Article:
Modelo Negra has an IBU of 19. Per the BJCP guidelines, Munich Dunkel beers have an IBU between 18 and 28. Therefore, Modelo Negra meets the bitterness criterion for classification as a Munich Dunkel.

Next is a measurement of the darkness of beer, referred to as color intensity here. The measurement scale for this is the Standard Reference Method (SRM), and the darker the beer, the higher its SRM.

According to the standard guidelines, the SRM for Munich Dunkel beers should be between 17 and 28. The estimated SRM for Modelo Negra is 21, comfortably within the acceptable range. As a result, the beer meets the requirements to be categorized as a Munich Dunkel beer.

The third and fourth factors on the list are the original gravity (OG) and final gravity (FG) of beer. Brewers often estimate the alcohol content of a beer before and after fermentation using both these gravities.

A beer’s OG measures the sugar content in the beer wort before alcoholic fermentation. In contrast, the FG measures the unfermentable sugars in the beer after alcoholic fermentation.

The Beer Judge Certification Program states that Munich Dunkel beers should have an original gravity of 1.048 to 1.056. Modelo Negra’s OG is estimated at 1.046; therefore, it meets this specific OG criterion.

Moreover, the BJCP allows for a final gravity between 1.010 and 1.016 for Munich Dunkel beers. Modelo Negra has an FG of 1.012, placing it within the acceptable range.

Therefore, this beer meets the BJCP gravity requirements for Munich Dunkel beers.

Lastly, the alcohol content of the beer. This is measured in alcohol by volume (ABV) and is how much pure alcohol is actually in beer. It is the most straightforward to ascertain all the factors on here.

According to the BJCP, Munich Dunkel beers have an ABV between 4.5 and 5.6%. Modelo Negra has an ABV of 5.4%, which is within the specified range. As such, the beer meets the alcohol content requirements of Munich Dunkel beers.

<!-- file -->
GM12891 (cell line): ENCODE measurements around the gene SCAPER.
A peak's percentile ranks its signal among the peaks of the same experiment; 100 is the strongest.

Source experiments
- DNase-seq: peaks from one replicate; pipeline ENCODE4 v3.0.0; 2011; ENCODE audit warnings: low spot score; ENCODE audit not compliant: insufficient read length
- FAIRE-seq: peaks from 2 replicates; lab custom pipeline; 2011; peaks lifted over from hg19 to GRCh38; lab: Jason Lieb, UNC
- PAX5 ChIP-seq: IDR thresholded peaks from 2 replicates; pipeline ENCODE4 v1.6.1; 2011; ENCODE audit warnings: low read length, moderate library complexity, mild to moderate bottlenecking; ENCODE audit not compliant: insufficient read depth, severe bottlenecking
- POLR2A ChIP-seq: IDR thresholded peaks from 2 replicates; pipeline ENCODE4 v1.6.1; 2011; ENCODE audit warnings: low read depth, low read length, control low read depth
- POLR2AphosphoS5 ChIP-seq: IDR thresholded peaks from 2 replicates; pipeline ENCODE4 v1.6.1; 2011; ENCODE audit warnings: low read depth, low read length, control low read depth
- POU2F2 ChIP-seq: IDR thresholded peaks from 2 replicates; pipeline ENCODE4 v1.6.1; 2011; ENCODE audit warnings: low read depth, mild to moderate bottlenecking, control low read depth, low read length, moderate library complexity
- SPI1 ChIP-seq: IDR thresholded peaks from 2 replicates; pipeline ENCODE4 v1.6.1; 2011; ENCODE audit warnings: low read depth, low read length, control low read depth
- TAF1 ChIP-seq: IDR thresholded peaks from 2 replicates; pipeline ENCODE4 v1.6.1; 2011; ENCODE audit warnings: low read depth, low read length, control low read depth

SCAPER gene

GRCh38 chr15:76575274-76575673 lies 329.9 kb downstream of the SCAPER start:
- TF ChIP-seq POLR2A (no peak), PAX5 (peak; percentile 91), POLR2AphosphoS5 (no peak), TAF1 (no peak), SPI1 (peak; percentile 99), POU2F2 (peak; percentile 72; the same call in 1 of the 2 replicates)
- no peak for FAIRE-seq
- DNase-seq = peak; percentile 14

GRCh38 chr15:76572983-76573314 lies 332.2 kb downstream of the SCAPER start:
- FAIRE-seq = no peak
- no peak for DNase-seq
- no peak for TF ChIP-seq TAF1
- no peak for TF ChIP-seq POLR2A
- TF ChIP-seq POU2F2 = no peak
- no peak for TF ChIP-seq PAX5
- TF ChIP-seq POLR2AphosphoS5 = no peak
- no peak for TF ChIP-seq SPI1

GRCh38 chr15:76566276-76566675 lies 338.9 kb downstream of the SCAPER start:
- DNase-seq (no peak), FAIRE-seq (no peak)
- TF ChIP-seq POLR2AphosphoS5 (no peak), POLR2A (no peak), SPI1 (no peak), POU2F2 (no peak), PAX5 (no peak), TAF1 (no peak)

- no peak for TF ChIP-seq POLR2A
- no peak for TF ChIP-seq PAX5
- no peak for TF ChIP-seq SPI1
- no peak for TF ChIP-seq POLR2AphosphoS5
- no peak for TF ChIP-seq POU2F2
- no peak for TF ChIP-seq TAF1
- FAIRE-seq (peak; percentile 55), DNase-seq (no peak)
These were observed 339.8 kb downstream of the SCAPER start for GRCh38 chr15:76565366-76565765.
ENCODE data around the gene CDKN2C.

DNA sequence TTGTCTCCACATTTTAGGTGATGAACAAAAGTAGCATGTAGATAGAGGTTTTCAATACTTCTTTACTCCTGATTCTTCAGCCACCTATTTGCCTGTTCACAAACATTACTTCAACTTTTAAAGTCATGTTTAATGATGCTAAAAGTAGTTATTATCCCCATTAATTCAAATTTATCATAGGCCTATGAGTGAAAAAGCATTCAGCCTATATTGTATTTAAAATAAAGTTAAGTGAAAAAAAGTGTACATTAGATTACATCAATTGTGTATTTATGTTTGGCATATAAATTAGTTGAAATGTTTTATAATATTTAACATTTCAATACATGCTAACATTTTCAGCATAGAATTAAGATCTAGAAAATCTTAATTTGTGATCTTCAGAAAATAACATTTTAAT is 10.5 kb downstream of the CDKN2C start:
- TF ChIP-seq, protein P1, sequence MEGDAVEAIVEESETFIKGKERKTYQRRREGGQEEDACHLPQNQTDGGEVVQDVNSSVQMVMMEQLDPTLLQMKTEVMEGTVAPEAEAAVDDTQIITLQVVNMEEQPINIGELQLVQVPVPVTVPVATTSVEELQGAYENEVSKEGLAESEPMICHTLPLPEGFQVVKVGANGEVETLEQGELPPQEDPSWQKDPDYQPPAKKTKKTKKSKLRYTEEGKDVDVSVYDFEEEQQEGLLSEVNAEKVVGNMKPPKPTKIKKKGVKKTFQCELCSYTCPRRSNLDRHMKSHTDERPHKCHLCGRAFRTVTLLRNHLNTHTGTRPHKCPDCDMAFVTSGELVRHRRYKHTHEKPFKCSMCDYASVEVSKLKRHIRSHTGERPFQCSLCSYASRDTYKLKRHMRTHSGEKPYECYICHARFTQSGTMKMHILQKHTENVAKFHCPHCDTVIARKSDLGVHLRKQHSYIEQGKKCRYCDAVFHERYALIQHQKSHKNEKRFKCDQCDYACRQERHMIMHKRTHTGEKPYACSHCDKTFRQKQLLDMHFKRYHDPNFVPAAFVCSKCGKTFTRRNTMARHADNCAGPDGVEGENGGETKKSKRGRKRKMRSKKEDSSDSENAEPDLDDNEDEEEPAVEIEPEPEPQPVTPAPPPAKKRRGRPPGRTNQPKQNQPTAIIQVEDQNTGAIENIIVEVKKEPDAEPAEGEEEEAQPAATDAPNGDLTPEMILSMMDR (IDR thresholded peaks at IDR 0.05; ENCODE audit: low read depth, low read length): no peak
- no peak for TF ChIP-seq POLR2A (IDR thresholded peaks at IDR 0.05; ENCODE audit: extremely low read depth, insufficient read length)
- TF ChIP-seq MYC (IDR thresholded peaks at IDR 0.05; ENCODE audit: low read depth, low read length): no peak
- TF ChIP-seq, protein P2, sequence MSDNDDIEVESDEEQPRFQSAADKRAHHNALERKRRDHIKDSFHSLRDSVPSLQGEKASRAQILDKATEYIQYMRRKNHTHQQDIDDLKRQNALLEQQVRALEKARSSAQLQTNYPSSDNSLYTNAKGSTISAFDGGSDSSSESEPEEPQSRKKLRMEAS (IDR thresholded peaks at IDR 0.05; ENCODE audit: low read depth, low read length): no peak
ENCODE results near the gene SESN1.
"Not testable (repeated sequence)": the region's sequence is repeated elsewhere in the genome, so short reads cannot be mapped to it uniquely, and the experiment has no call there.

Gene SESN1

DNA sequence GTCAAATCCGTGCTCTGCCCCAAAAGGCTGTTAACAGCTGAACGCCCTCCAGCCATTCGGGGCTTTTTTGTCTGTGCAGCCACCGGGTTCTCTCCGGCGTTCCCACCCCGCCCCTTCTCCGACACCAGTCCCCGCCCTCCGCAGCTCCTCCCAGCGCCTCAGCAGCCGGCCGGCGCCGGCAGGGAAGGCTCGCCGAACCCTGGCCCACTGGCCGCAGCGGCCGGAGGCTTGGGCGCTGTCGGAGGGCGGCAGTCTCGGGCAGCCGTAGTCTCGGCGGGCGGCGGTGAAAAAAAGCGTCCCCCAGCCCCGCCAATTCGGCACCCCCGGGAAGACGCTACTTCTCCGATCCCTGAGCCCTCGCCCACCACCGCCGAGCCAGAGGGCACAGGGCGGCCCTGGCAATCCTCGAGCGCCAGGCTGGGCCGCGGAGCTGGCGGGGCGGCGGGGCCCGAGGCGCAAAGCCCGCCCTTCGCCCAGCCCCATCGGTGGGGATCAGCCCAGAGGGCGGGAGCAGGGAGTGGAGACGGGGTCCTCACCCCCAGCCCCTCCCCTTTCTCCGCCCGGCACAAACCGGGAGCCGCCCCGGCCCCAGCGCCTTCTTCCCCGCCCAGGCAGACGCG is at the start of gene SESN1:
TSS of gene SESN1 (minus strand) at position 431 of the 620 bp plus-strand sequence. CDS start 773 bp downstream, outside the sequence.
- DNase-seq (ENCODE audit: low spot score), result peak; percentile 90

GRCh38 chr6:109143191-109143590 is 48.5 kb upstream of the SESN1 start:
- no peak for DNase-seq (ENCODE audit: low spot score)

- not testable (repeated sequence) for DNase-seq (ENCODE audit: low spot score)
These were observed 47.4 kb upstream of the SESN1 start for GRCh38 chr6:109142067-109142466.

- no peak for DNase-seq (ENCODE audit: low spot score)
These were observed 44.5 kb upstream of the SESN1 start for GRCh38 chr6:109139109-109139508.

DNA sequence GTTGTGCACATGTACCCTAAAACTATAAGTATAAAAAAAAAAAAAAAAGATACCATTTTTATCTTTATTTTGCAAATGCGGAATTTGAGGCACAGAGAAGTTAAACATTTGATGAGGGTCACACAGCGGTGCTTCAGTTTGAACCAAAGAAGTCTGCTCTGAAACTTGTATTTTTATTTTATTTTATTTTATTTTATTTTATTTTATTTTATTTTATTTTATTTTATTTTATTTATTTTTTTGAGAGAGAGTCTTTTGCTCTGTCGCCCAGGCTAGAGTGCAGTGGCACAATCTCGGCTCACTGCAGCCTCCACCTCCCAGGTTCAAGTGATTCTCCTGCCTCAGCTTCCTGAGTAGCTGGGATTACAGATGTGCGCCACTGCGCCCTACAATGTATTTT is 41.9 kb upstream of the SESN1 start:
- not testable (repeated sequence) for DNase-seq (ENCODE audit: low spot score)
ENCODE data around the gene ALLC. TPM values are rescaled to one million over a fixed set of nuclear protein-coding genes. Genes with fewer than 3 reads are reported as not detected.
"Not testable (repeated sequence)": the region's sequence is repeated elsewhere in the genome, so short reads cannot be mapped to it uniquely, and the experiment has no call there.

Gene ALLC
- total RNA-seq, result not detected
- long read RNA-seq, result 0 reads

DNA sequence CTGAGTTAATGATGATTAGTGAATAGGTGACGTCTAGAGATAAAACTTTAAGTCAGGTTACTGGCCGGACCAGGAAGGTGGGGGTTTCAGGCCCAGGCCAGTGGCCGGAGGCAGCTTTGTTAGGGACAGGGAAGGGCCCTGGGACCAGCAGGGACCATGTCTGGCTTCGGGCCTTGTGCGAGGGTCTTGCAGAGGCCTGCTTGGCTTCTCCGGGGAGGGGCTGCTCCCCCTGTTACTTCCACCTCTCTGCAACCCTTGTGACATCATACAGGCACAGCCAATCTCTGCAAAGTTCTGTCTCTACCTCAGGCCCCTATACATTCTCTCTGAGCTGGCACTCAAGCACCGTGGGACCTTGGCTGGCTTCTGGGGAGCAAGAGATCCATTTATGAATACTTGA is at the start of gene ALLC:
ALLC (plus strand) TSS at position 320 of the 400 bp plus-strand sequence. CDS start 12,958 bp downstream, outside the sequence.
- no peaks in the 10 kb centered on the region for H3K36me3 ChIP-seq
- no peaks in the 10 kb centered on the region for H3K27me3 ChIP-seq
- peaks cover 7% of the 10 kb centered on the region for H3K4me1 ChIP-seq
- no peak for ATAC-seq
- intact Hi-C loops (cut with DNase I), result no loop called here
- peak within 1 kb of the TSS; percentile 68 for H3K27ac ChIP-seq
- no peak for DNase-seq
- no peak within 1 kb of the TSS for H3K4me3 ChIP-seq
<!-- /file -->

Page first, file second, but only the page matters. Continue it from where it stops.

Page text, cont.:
Clearly, Modelo Negra’s properties are consistent with the BJCP standard guidelines for Munich Dunkel beers, which is why Modelo Negra is classified as one. Note that it is also permissible to classify the beer as a Vienna-style lager. This is due to the striking similarities between Munich Dunkel and Vienna lagers. In fact, many use the terms interchangeably.

Has Modelo Negra Always Been A Munich Dunkel?

This beer was introduced in 1925, the same year Modelo Especial hit the market. Although Modelo Negra’s first brewing location was Tacuba, Mexico, it was brewed by Austrian immigrants. Then, the beer was brewed as a Munich Dunkel, which is more or less a Vienna-style lager.

Despite the beer making waves in Mexico for years, it was not until the 1980s that it entered the American market. Many view it as a suitable alternative to the light beer offerings in the country.

Modelo Negra is one of the few Munich Dunkel beers available today, as Oktoberfest replaced most of the other beers of this style. The naming has also not changed, with Modelo meaning model and Negra meaning dark. In Mexico, many refer to the beer as Cerveza Modelo Negra, with Cerveza translating to beer.